By Jenny Hofmeister
When you think of octopuses, what comes to mind? Escape artists, masters of camouflage, and expert jar openers are some of their many skills. But not many people know that they also play very important role in the kelp forest ecosystem. As both a significant predator and prey item, they have the potential to be influenced by even small changes in the environment. However, because of their aforementioned skills, there is still a lot we don’t know about them.
I am a PhD student at UC Berkeley, and a third-year USC Wrigley Institute Graduate Fellow. Since 2011, I have spent my summers on Catalina Island, SCUBA diving and trying to figure out the mysteries of the octopus.
There are four species of shallow benthic octopuses on Catalina Island. The red octopus, Octopus rubescens, is usually what you will find in tide pools. One of the smallest octopus species in the world, Octopus micropyrsus, only reaches about an inch in length and lives in the holdfasts of kelp. The two species of octopus I study, Octopus bimaculatus and Octopus bimaculoides, look virtually the same and go by the same common name: the California two spot octopus. They are identified by two bright blue spots on either side of their head, and differ only in the size of their eggs.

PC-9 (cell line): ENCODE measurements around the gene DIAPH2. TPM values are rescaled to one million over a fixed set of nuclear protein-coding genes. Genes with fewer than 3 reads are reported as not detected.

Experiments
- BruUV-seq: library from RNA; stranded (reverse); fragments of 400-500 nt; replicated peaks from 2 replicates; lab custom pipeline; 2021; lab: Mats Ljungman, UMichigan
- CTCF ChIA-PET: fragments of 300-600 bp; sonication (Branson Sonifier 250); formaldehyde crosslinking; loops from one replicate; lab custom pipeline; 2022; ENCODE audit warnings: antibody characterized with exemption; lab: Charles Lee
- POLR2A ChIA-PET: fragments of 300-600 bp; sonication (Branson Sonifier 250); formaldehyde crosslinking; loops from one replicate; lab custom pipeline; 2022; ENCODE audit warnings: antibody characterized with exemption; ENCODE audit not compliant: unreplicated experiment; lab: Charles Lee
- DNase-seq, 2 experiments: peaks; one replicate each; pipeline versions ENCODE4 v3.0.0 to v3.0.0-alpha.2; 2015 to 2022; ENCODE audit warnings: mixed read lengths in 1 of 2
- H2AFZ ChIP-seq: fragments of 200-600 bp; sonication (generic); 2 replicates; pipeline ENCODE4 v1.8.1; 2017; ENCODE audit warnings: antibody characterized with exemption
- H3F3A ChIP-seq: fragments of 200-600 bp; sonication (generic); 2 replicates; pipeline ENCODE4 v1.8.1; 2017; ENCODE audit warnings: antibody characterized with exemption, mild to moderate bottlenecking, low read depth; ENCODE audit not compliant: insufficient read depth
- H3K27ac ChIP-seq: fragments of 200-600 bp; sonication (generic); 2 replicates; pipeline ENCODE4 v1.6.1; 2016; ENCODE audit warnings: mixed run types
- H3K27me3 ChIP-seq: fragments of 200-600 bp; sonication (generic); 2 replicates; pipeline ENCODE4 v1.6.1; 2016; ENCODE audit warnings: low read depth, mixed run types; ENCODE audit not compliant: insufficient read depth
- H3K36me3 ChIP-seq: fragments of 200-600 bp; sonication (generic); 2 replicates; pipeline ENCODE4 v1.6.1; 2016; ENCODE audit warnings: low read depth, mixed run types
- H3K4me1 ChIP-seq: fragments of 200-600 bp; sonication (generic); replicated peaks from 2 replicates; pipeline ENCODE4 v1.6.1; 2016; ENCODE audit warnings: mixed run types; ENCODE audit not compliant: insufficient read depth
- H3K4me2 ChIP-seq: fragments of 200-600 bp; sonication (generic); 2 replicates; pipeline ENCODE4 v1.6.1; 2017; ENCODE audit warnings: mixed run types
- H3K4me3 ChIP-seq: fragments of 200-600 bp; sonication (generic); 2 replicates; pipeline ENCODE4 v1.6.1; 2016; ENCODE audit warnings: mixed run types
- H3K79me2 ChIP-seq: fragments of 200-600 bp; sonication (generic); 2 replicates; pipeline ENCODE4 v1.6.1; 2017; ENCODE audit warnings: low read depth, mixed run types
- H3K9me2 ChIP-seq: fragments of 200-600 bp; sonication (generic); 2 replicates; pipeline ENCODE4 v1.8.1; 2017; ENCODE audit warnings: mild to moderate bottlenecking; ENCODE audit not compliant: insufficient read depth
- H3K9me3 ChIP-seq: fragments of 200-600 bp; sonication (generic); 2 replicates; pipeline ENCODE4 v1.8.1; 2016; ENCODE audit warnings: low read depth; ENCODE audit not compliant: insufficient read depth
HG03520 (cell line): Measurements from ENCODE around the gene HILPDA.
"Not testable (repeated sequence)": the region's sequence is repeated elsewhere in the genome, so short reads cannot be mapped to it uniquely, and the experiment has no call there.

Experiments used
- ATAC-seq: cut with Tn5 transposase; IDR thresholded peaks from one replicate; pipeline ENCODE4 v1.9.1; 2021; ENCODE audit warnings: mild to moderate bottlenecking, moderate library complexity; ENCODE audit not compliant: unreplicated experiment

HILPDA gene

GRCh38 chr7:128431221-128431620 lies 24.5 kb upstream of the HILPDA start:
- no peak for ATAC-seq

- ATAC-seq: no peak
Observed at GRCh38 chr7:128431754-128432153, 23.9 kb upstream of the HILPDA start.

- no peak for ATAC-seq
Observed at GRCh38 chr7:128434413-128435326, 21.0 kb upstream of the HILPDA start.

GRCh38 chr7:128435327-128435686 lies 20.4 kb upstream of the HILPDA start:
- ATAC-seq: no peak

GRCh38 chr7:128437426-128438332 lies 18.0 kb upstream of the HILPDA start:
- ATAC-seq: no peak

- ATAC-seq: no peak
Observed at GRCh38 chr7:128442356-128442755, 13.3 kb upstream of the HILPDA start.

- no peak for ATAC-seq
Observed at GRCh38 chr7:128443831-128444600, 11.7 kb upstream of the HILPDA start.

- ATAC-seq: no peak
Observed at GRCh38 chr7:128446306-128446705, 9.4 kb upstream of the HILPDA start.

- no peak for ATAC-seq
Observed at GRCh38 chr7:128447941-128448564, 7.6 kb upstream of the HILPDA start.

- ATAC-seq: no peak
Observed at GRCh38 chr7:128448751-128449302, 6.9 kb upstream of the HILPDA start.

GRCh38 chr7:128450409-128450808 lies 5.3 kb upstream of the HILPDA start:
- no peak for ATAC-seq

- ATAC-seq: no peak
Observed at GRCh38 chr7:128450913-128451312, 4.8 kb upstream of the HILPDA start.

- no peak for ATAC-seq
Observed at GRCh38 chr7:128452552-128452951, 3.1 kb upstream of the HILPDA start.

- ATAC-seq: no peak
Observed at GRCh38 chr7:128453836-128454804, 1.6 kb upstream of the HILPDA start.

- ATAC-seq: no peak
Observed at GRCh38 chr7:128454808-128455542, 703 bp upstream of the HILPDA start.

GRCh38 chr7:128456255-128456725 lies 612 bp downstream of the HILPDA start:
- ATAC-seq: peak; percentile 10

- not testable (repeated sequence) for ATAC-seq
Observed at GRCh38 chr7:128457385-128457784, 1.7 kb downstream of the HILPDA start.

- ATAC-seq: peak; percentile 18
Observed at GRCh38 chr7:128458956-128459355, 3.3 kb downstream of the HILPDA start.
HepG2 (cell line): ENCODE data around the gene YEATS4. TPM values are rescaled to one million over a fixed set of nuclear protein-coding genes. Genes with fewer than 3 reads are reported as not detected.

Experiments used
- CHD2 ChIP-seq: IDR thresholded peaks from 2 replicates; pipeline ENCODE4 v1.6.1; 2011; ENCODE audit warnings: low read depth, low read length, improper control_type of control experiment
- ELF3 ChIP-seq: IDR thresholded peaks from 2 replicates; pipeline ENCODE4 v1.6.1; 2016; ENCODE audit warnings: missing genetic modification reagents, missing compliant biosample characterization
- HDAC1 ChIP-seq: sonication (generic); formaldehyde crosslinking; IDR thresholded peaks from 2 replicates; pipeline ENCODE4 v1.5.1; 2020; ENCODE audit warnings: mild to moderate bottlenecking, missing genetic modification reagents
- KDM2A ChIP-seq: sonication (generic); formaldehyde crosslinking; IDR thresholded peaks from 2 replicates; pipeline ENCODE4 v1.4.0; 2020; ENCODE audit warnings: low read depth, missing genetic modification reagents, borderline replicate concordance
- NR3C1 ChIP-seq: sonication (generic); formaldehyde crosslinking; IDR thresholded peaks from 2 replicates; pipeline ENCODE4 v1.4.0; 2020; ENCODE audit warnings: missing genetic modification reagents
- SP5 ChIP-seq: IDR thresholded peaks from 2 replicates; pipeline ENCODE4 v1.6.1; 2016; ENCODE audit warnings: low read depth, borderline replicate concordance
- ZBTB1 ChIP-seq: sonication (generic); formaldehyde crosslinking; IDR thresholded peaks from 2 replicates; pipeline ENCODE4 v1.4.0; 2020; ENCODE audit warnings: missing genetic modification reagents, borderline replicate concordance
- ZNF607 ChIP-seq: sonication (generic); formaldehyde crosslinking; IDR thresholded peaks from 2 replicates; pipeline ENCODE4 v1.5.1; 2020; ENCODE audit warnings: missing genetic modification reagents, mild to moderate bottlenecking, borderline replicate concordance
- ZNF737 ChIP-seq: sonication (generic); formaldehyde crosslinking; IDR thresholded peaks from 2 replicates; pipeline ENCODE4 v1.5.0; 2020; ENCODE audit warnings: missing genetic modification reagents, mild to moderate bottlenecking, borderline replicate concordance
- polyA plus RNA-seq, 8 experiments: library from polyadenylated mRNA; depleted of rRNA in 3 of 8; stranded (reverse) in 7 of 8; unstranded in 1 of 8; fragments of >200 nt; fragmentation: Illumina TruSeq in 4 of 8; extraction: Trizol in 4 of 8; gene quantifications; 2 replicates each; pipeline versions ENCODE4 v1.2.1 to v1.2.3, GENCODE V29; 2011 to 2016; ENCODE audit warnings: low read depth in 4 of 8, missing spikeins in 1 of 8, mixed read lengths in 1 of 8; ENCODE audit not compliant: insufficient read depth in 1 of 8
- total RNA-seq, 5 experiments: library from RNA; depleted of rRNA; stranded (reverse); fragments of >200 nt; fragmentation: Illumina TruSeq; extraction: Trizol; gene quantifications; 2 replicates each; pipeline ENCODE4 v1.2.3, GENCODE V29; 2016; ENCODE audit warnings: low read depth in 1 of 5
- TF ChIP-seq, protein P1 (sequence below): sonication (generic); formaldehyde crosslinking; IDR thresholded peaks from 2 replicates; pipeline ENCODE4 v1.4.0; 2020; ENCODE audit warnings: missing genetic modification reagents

For my dissertation research, I am trying to answer some of the unknown questions about octopus behavior and ecology using the California two spot octopus as my study organism. What controls their populations? How do Marine Protected Areas affect them? How much do they move?
On a typical day, my dive buddy and I go on 2 or 3 SCUBA dives and measure octopus populations. At 24 sites throughout the Two Harbors cove at Catalina, we look for and count every octopus we can find. We also keep track of the numbers of their predators (like moray eels, kelp bass, and sheephead) and prey (like snails, crabs, and clams), as well as measure components of the habitat like 3D complexity and algae cover. Once I have all of these data, I use a mathematical model to assess how everything is related. This work will help me understand the behaviors and foraging impacts of these octopus on Catalina’s rocky reef kelp forest ecosystems, and how octopuses may respond to changes in their environment.
This August, I am starting a new and exciting project where I tag octopuses with acoustic tags to track their movements. Look for a future blog from me for more updates!
Jenny is a graduate student at the University of California, Berkeley, in the Integrative Biology Program; and a 3 year veteran of the WIES Summer Graduate Fellowship!